THE MAN OF THE SHROUD OF TURIN – “WHO DO YOU SAY THAT I AM?”
Today, as he greeted the pilgrims after the general audience catechesis and summaries in different languages, Pope Francis said, “I am pleased to announce that, God willing, next June 21 I will go on pilgrimage to Turin to venerate the Holy Shroud and to honor Saint John Bosco on the occasion of the bicentennial of his birth.”
The Shroud, with its outline of a supine male figure is believed to be the burial cloth that wrapped the body of Jesus as he lay in the tomb following his crucifixion. It will be displayed for veneration by the faithful for just over two months, from April 19 to June 24, 2015 in Turin’s cathedral. The theme of the exposition is “The Greatest Love.”
The 14 foot 3 inch by 3 and a half-foot linen cloth in a fishbone weave shows the frontal and dorsal images of a crucified man, about 5 foot 10 inches in height, whose body shows signs of having been whipped and on whose head was placed a helmet-like crown of thorns. The burial cloth or Shroud has bloodstains as well as a parallel set of burn marks that run down the sides of the cloth. These appeared when the silver reliquary in which the Shroud was kept in a chapel in France was partially burned in a fire and molten silver fell onto the cloth that was folded eight times over – thus the symmetrical burn marks. It also shows watermarks from the water used to douse that fire on December 4, 1532. From April 14 to May 2, 1534 the Poor Clare Sisters of Chambery tried to mend the Shroud by sewing on triangular patches of fabric.
The 2015 viewing will be the 25th time since the Shroud was transferred from Chambery, France to Turin in 1578 by Duke Emanuele Filiberto of Savoy. The Shroud was in the Savoy family until 1983 when King Umberto II, the last Duke of Savoy who was deposed in 1946 and died in 1983, bequeathed the linen to the Holy See but the Pope left the relic in the care of the Archbishop of Turin. It was on display in 1978 to mark the fourth centenary of its transfer to Turin, and again in 1998 on the occasions of the 500th anniversary of St. John the Baptist Cathedral in Turin and the centennial of the first photograph of the Shroud taken in 1898 by Secondo Pia, a photograph whose negative revealed the front and dorsal blood-stained images of a crucified man who had been whipped and whose head was covered with a crown of thorns. In recent decades dozens of tests have been done on very small pieces or threads of the linen that the archbishop of Turin allowed to be taken from the Shroud. Carbon dating tests were done in 1988 but have basically proved inconclusive. Most of the evidence, including coins from a Roman era that cover the eyes of the Man of the Shroud, traces of many types of pollens, including one now extinct pollen found only in Palestine two millennia ago, that would bear out the linen’s journey from the Middle East through modern day Turkey and Syria to France and Italy, indicates this piece of linen is 2000 years old. It does not prove the Man was Jesus.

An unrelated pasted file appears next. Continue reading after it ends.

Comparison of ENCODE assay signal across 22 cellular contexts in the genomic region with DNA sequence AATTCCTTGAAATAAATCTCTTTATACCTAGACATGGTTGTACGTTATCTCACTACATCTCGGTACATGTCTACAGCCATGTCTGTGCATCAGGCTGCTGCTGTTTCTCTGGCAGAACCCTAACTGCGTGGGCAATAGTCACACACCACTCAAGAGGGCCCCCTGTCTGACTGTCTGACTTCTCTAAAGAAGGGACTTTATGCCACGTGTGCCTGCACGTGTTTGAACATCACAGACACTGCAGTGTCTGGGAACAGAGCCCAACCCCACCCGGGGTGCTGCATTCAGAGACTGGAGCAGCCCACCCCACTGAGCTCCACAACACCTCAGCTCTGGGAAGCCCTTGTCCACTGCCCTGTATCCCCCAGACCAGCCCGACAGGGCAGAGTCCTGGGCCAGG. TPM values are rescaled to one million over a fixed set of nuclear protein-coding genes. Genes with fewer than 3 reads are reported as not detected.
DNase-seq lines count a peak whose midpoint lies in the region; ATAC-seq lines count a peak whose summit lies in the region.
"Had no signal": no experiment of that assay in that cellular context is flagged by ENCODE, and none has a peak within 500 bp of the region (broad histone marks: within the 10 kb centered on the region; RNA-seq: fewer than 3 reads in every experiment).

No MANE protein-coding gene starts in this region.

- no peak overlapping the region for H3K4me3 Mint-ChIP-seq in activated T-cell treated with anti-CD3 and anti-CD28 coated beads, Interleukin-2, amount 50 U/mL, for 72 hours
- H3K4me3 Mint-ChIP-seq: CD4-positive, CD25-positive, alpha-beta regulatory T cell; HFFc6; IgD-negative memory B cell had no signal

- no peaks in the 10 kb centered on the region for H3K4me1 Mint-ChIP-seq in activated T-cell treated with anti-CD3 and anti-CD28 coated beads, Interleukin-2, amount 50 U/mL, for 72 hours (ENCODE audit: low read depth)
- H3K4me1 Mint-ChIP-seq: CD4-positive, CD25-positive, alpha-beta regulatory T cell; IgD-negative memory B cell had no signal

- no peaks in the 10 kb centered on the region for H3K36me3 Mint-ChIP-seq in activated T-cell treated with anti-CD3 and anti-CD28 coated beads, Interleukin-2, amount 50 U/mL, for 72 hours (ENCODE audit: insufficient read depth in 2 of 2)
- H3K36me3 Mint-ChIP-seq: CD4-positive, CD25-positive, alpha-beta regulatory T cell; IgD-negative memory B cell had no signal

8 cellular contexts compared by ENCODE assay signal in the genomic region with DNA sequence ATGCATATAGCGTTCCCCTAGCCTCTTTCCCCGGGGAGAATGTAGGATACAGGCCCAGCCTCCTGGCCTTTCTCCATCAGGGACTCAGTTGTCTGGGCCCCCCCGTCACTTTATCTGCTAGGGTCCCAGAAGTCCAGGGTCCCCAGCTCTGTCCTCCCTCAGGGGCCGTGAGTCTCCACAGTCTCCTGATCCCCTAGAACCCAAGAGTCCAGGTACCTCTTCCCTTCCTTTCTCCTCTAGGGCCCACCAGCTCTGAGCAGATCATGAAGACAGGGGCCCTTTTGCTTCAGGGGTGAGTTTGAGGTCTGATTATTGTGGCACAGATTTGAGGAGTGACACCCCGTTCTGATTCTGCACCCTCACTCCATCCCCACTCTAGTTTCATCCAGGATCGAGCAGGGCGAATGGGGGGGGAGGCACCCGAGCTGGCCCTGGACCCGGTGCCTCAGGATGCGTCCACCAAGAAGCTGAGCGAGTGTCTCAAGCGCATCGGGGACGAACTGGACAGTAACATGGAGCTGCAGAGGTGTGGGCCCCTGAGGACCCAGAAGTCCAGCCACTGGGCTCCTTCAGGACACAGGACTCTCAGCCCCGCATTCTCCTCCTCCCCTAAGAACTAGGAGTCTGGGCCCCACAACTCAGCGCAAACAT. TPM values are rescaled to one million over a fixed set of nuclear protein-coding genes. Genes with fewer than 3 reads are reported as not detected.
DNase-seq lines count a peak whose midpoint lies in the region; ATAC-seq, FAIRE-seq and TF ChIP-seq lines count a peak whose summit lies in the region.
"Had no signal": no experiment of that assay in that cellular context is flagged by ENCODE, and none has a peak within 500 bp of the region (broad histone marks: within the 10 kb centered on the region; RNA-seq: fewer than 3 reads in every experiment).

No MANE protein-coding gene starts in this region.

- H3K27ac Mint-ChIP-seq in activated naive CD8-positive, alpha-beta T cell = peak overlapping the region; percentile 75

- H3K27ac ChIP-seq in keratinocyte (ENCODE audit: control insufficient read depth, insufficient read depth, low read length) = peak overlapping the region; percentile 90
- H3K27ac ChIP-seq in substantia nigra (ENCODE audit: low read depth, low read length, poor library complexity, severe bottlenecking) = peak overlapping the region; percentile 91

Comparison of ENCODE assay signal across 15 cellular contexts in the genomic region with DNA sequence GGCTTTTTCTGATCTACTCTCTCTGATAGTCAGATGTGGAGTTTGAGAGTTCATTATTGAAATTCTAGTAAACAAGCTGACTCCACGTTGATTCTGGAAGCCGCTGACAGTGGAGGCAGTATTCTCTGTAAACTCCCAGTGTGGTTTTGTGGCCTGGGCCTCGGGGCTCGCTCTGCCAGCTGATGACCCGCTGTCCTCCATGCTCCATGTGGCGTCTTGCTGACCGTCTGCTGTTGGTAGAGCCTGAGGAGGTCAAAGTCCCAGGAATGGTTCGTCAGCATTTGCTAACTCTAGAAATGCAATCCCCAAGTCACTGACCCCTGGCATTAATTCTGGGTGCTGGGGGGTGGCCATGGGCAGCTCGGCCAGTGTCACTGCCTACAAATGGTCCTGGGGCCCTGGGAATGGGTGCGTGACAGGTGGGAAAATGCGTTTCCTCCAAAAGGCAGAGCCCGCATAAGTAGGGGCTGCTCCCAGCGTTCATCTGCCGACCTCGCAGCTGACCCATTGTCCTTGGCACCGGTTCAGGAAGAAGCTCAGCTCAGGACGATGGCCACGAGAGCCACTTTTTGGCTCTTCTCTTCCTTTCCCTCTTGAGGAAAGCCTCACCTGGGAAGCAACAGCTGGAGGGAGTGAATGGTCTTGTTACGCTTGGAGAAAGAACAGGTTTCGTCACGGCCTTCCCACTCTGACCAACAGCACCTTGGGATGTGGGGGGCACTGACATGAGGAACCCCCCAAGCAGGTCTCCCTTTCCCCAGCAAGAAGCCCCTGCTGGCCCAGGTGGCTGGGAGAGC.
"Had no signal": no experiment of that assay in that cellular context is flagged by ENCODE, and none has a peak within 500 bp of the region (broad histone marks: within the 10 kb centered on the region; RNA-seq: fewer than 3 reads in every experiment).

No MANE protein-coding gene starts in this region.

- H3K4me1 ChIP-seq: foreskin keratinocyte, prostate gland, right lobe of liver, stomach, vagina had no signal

No Pope has ever made a definitive pronouncement about the Shroud. Pope Francis had expressed his desire to venerate the Shroud, and Archbishop Cesare Nosiglia of Turin said today in a press conference that the longer time frame was chosen to facilitate a visit by the Holy Father. Francis did say in the early days of his papacy that, “the Man of the Shroud invites us to contemplate Jesus of Nazareth. ….(it is an image that) “speaks to our heart and moves us to climb the hill of Calvary, to look upon the wood of the Cross, and to immerse ourselves in the eloquent silence of love.”
In 2015 the diocese of Turin will also be marking the 200th anniversary of the birth of Saint John Bosco, patron of Catholic schools.
Presenters at today’s press conference, according to a VIS report, noted that this will be the third time the Shroud has been displayed to the public during this millennium. The event will focus on two themes: the young, and those who suffer. It is precisely for this reason that the Pope has allowed the solemn exposition, which coincides with the Jubilee for the 200th anniversary of the birth of St. John Bosco.
As on previous occasions, special attention will be paid to the sick who visit the Holy Shroud. The pastoral ministry for healthcare in Turin will make two reception centers available for pilgrims and carer-givers. In addition, with the collaboration of more than 3500 volunteers, moments of prayer will be held, and a confessional service in different languages will be available in locations in the area near the Cathedral.
The visit will be free of charge but booking is obligatory, to enable the effective management of the flow of pilgrims. Booking is online, at www.sindone.org
I took the following photos on my 2010 visit to Turin:
The church was in almost total darkness and it took me about 10 minutes to acclimate myself. No flashes were allowed inside the church. The side aisles are closed off and people who come in to pray can only go half way up the center aisle – the rest is set off for visitors with reservations. However, no matter were you are in the church, you can see the Shroud – lit from behind, it is this white glowing object above the main altar.
I spent quite some time in prayer, having promised many people I would pray for their special intentions. I spent quite some time in reflection, looking at the Shroud, thinking of what I had studied and learned about this 2000-year old piece of cloth, thinking of the Man whose body it wrapped.
Jesus asked His disciples: “And who do you say I am?”